Whyte Bikes threatens winding up orders over Rich Energy case
The Rich Energy saga has taken another twist after Whyte Bikes confirmed that it is considering taking steps to recover legal costs it was awarded after the recent logo copyright infringement case.
In May, Whyte won its action against Rich Energy, its CEO William Storey and logo designer Staxoweb over the use of the stag’s head logo. A subsequent court order confirmed that the three defendants should pay costs of £35,416 by yesterday.
That requirement was not met, and Whyte said today that in order to recover the money its options may include submitting applications to wind up Rich and Staxoweb, and petitioning for the bankruptcy of Storey.
A statement from Whyte noted: “On 27 June 2019 the High Court in London made various orders against the Defendants, Rich Energy, William Storey and Staxoweb. One of the orders was that they should pay to Whyte [ATB Sales] costs totalling £35,416 by 11 July 2019.
“The Defendants have failed to pay any of the costs award. Each of the Defendants is jointly liable for the whole amount of costs awarded.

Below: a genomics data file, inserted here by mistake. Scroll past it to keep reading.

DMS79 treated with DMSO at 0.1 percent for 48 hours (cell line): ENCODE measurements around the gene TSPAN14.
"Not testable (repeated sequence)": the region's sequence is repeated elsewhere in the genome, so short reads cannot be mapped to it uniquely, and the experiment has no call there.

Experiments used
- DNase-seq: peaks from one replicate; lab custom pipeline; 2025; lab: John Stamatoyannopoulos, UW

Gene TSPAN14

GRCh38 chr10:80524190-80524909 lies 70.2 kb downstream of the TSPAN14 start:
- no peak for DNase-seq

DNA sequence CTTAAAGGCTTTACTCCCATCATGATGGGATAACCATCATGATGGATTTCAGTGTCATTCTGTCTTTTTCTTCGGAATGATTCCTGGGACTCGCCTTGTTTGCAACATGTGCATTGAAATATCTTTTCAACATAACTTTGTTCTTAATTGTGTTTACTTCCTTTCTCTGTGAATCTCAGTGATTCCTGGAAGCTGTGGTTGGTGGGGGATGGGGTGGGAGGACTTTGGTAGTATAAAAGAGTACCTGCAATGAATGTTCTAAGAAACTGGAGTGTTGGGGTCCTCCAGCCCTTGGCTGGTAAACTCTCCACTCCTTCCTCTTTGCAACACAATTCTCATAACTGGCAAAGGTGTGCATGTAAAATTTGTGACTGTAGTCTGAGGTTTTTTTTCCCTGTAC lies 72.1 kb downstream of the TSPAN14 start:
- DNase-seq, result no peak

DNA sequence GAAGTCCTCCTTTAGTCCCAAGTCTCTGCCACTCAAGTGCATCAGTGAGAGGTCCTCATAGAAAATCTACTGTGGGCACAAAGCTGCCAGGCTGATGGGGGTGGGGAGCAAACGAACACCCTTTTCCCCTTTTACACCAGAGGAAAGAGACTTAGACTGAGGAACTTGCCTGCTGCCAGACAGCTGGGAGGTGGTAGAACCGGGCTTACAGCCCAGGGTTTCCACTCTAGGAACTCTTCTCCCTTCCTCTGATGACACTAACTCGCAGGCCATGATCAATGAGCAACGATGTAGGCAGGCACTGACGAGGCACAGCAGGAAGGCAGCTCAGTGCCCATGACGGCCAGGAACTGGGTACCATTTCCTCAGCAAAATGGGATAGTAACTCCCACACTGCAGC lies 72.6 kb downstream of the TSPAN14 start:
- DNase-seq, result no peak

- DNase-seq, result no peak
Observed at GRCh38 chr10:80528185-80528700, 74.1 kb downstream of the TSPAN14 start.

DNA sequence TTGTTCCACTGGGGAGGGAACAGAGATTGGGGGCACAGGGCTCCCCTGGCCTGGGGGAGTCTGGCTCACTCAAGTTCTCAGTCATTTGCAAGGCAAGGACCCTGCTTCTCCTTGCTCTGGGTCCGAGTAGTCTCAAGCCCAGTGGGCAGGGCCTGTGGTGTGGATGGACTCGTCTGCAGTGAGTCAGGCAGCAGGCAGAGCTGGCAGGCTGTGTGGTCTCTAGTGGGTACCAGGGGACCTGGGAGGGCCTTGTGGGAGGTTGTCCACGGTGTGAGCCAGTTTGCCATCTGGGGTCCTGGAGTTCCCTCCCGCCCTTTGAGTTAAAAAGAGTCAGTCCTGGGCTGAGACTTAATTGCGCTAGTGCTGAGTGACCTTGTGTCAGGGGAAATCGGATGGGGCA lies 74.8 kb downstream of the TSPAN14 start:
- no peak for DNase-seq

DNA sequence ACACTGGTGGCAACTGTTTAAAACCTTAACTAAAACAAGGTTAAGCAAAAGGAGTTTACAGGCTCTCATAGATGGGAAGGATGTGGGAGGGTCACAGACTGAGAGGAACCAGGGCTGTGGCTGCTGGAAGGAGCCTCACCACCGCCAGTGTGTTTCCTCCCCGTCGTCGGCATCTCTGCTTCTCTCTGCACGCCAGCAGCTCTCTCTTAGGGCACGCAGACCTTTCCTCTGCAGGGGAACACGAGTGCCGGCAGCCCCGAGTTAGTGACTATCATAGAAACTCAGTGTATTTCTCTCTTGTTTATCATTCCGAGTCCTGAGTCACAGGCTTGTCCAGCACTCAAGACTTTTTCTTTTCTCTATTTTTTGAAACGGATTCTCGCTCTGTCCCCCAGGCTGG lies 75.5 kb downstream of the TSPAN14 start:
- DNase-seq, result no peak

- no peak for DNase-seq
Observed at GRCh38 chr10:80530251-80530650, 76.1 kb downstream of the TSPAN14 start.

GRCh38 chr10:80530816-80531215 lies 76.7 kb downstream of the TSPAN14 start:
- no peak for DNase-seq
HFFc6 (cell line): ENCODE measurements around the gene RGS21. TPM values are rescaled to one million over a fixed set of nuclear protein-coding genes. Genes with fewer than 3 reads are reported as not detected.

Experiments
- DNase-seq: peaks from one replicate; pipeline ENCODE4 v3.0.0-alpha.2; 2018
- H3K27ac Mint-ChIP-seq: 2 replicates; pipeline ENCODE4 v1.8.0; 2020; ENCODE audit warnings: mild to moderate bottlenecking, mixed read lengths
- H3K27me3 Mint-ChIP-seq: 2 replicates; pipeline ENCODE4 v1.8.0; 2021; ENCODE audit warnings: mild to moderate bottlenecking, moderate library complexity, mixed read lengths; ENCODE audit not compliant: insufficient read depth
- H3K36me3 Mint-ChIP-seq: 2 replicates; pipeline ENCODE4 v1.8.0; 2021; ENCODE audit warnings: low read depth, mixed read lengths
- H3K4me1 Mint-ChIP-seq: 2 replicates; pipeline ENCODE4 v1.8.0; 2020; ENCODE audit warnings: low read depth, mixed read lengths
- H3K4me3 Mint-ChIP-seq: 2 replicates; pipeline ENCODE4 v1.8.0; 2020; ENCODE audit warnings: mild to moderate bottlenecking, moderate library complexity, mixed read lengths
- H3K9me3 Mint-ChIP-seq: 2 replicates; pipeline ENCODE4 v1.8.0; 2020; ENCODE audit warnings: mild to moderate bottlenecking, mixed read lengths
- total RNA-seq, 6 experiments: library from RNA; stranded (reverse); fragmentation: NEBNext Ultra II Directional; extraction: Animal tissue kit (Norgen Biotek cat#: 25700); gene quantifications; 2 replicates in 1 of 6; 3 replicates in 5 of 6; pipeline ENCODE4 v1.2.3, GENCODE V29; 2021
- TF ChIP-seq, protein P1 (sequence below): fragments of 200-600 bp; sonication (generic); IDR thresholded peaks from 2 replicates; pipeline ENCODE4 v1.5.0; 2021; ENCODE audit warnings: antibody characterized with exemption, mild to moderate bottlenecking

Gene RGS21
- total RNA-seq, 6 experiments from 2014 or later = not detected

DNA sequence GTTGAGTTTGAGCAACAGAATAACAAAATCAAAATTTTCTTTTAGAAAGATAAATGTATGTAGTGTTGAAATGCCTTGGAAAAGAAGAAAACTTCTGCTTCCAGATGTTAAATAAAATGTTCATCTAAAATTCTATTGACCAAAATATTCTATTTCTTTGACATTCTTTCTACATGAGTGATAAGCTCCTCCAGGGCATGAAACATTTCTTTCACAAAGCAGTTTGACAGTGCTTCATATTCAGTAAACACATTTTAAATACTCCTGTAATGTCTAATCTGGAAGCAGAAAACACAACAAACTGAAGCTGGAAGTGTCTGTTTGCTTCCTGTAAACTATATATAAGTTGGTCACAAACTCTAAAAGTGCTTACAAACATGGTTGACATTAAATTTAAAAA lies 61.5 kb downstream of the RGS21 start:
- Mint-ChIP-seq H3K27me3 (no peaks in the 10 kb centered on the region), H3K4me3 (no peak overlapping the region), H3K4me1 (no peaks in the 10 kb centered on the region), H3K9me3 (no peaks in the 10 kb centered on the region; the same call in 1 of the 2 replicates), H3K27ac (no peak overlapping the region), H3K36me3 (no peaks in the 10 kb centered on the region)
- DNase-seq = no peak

“ATB will now be forced to take appropriate action to recover the costs that they have been awarded. This may include applications to the Court to wind up both Rich Energy and Staxoweb and to petition for the bankruptcy of Mr Storey.”
The missed payment deadline came the day after Storey used Rich Energy’s Twitter account to announce that the Haas sponsorship deal had been terminated, a move that was subsequently challenged by Rich’s shareholders. A further tweet from Storey then accused shareholders of attempting a “palace coup”.
In another development today the Rich Twitter account – which is assumed to still be under the control of Storey – released a copy of a letter from Haas’s lawyer Jeremy Courtenay-Stamp to Neville Weston, one of the minority shareholders in Rich who has been seeking to oust Storey.
The letter appears to back Storey’s claim that he is still in control of Rich Energy. In it, Courtenay-Stamp noted that Haas would deal with new management at Rich if it “sees clear and unambiguous evidence that Mr Storey has been removed as a director of the company and that a new CEO has been validly appointed in his place.”
He added: “We are somewhat at a loss as to how you will be able to wrestle control of the company from Mr Storey.”
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